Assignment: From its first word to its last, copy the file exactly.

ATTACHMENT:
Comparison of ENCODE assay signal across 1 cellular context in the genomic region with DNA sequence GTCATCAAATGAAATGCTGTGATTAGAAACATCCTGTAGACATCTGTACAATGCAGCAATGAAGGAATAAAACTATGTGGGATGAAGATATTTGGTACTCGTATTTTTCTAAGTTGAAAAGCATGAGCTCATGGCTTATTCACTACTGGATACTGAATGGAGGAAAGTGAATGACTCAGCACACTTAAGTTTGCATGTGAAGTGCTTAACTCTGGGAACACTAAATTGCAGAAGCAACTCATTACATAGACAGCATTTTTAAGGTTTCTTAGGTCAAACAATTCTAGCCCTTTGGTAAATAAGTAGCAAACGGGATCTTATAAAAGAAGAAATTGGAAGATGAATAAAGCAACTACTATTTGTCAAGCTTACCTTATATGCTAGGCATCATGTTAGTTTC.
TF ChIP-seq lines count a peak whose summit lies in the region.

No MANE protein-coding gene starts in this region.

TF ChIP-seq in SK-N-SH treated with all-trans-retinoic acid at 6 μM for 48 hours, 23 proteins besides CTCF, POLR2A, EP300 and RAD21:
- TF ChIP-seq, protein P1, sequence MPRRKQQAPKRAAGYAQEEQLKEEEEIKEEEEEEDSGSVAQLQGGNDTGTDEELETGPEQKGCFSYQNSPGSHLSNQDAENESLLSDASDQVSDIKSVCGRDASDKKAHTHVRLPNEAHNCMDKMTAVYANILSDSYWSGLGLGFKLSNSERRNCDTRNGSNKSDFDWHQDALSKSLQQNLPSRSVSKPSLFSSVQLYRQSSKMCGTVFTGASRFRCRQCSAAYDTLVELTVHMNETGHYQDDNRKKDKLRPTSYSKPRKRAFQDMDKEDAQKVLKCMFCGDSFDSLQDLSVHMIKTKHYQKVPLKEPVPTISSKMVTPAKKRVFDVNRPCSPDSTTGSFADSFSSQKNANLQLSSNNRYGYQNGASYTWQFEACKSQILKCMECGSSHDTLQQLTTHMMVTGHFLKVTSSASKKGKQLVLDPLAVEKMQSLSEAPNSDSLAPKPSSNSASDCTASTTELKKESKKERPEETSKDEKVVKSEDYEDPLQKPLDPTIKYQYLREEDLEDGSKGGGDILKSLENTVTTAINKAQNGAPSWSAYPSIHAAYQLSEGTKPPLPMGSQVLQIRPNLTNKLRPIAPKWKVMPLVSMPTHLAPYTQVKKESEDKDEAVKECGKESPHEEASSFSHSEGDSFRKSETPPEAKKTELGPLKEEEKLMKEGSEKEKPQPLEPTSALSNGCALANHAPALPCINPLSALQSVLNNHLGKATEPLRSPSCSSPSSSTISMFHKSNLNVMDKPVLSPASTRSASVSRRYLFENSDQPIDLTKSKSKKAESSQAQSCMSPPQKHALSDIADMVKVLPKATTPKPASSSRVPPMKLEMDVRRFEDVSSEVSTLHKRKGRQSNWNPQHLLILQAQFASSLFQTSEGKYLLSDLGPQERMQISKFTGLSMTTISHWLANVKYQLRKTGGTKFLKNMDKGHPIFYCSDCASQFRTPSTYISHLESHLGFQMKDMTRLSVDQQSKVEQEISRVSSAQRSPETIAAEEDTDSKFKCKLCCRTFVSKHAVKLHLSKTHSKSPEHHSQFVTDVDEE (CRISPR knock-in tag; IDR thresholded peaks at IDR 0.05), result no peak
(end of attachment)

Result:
Comparison of ENCODE assay signal across 1 cellular context in the genomic region with DNA sequence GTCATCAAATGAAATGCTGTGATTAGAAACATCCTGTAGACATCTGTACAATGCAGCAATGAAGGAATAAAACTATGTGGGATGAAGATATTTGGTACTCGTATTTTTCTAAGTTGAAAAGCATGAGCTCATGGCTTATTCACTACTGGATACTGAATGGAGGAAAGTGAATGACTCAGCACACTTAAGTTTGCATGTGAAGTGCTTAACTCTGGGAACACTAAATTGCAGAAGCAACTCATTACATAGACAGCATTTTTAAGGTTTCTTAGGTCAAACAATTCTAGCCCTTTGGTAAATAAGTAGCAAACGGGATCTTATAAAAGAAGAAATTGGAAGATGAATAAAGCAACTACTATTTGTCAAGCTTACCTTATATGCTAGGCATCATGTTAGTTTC.
TF ChIP-seq lines count a peak whose summit lies in the region.

No MANE protein-coding gene starts in this region.

TF ChIP-seq in SK-N-SH treated with all-trans-retinoic acid at 6 μM for 48 hours, 23 proteins besides CTCF, POLR2A, EP300 and RAD21:
- TF ChIP-seq, protein P1, sequence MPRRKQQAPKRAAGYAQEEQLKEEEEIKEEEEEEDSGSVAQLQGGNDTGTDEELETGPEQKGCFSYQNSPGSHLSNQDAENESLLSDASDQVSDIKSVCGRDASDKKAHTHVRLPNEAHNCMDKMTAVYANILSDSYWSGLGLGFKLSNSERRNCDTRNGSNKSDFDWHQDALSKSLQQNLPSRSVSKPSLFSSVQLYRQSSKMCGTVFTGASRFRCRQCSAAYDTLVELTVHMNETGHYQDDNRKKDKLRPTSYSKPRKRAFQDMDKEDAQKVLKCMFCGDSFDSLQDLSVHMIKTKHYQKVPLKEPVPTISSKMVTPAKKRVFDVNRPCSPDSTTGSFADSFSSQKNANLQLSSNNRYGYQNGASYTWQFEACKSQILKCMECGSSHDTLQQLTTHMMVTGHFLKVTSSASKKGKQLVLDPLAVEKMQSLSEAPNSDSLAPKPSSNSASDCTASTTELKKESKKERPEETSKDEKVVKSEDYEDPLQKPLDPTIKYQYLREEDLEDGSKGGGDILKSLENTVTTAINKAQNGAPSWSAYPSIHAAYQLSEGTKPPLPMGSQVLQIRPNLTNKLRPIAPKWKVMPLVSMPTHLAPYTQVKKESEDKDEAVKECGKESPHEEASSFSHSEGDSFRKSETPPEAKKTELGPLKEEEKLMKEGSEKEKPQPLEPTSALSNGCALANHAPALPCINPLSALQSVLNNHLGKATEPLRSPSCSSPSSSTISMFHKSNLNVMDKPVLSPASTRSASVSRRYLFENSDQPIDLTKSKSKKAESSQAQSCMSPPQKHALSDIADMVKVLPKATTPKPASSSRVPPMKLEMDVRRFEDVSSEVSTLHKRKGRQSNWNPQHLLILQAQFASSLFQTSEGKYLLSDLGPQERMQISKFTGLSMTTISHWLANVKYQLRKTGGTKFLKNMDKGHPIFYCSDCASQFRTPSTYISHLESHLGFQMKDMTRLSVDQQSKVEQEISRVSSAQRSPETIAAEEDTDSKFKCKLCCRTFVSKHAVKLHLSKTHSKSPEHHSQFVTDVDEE (CRISPR knock-in tag; IDR thresholded peaks at IDR 0.05), result no peak